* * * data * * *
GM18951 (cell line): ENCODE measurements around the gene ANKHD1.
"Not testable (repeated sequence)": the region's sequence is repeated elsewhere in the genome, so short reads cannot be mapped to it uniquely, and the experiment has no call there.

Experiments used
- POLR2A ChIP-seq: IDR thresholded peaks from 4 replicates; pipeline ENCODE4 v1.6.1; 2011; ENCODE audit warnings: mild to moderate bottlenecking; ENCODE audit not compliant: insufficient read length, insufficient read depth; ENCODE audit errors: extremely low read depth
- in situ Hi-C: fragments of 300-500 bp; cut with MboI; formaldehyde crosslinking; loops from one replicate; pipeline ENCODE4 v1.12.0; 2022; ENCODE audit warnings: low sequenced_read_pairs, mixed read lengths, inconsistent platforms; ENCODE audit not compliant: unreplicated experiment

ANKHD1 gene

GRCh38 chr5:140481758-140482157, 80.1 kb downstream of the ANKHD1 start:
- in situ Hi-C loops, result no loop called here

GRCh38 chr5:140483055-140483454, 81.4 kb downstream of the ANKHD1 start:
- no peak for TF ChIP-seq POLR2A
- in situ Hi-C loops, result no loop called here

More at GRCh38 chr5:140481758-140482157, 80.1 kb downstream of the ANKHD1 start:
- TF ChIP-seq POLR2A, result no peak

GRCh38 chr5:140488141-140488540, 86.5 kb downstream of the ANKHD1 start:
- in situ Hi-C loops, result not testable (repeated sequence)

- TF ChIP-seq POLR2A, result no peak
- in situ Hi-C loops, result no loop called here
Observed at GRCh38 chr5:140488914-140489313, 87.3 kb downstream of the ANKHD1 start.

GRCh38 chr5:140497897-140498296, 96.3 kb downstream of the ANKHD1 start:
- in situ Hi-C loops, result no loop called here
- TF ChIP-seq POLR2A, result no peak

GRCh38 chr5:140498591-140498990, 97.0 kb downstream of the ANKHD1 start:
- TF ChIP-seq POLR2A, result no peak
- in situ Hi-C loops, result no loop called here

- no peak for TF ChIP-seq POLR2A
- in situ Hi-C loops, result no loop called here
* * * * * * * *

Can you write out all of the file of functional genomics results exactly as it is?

GM18951 (cell line): ENCODE measurements around the gene ANKHD1.
"Not testable (repeated sequence)": the region's sequence is repeated elsewhere in the genome, so short reads cannot be mapped to it uniquely, and the experiment has no call there.

Experiments used
- POLR2A ChIP-seq: IDR thresholded peaks from 4 replicates; pipeline ENCODE4 v1.6.1; 2011; ENCODE audit warnings: mild to moderate bottlenecking; ENCODE audit not compliant: insufficient read length, insufficient read depth; ENCODE audit errors: extremely low read depth
- in situ Hi-C: fragments of 300-500 bp; cut with MboI; formaldehyde crosslinking; loops from one replicate; pipeline ENCODE4 v1.12.0; 2022; ENCODE audit warnings: low sequenced_read_pairs, mixed read lengths, inconsistent platforms; ENCODE audit not compliant: unreplicated experiment

ANKHD1 gene

GRCh38 chr5:140481758-140482157, 80.1 kb downstream of the ANKHD1 start:
- in situ Hi-C loops, result no loop called here

GRCh38 chr5:140483055-140483454, 81.4 kb downstream of the ANKHD1 start:
- no peak for TF ChIP-seq POLR2A
- in situ Hi-C loops, result no loop called here

More at GRCh38 chr5:140481758-140482157, 80.1 kb downstream of the ANKHD1 start:
- TF ChIP-seq POLR2A, result no peak

GRCh38 chr5:140488141-140488540, 86.5 kb downstream of the ANKHD1 start:
- in situ Hi-C loops, result not testable (repeated sequence)

- TF ChIP-seq POLR2A, result no peak
- in situ Hi-C loops, result no loop called here
Observed at GRCh38 chr5:140488914-140489313, 87.3 kb downstream of the ANKHD1 start.

GRCh38 chr5:140497897-140498296, 96.3 kb downstream of the ANKHD1 start:
- in situ Hi-C loops, result no loop called here
- TF ChIP-seq POLR2A, result no peak

GRCh38 chr5:140498591-140498990, 97.0 kb downstream of the ANKHD1 start:
- TF ChIP-seq POLR2A, result no peak
- in situ Hi-C loops, result no loop called here

- no peak for TF ChIP-seq POLR2A
- in situ Hi-C loops, result no loop called here